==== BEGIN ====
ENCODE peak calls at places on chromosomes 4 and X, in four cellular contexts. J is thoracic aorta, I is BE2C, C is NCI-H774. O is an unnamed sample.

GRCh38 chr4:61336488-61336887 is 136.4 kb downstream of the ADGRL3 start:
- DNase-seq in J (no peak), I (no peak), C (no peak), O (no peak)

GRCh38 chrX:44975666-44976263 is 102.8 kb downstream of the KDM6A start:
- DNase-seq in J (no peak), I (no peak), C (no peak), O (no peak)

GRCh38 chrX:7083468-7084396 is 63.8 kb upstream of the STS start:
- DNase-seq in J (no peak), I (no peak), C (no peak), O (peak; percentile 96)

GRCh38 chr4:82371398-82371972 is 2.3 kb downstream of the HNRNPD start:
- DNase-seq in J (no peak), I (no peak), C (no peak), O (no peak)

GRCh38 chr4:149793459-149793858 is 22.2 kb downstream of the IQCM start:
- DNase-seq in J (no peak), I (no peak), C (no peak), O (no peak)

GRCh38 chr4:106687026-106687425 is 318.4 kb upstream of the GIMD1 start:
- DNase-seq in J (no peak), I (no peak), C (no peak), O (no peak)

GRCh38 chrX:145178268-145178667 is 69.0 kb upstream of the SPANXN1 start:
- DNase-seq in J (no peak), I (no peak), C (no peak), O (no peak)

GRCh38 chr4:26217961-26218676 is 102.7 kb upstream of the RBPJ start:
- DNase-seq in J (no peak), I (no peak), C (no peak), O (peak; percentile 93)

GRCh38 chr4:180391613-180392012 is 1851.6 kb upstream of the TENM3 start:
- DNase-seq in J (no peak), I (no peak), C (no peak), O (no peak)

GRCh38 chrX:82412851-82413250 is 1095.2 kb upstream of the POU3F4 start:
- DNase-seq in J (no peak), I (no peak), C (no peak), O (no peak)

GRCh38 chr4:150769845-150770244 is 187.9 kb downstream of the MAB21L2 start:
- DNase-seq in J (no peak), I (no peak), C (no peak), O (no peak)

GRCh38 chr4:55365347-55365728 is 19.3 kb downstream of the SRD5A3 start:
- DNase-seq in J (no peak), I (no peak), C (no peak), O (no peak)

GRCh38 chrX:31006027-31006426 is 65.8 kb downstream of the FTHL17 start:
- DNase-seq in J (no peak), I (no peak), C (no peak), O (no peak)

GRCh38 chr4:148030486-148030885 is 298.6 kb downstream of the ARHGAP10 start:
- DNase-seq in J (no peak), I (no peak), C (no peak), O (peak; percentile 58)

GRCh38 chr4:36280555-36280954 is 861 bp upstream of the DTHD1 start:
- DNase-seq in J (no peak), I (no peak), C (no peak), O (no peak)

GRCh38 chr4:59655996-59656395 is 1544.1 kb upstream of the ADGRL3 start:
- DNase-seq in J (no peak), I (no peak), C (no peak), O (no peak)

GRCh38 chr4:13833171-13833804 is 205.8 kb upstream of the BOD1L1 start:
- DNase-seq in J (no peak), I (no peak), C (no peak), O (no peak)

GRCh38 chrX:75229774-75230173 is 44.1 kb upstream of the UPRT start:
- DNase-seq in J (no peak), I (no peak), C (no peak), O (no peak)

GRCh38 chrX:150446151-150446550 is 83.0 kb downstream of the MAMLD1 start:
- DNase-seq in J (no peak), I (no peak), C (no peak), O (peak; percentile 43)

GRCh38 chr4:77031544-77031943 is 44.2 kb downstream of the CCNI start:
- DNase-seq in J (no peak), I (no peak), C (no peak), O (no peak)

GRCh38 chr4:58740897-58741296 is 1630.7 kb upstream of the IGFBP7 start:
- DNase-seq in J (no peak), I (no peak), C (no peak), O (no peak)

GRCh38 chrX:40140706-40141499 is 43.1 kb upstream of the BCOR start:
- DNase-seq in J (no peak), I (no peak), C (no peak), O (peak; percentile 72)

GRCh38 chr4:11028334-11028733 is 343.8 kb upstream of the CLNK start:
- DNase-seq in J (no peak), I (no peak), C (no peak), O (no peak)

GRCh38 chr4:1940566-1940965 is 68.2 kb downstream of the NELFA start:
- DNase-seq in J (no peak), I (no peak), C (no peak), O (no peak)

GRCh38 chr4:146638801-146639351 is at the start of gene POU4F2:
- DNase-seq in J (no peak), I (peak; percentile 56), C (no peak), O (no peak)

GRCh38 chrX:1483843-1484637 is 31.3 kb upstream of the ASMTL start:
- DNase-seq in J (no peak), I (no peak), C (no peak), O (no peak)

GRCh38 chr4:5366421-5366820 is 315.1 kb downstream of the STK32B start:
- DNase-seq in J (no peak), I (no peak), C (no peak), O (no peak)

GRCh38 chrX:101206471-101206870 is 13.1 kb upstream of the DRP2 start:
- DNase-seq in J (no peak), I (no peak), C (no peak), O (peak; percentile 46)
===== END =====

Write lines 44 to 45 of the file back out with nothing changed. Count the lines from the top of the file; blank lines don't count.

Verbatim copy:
GRCh38 chrX:40140706-40141499 is 43.1 kb upstream of the BCOR start:
- DNase-seq in J (no peak), I (no peak), C (no peak), O (peak; percentile 72)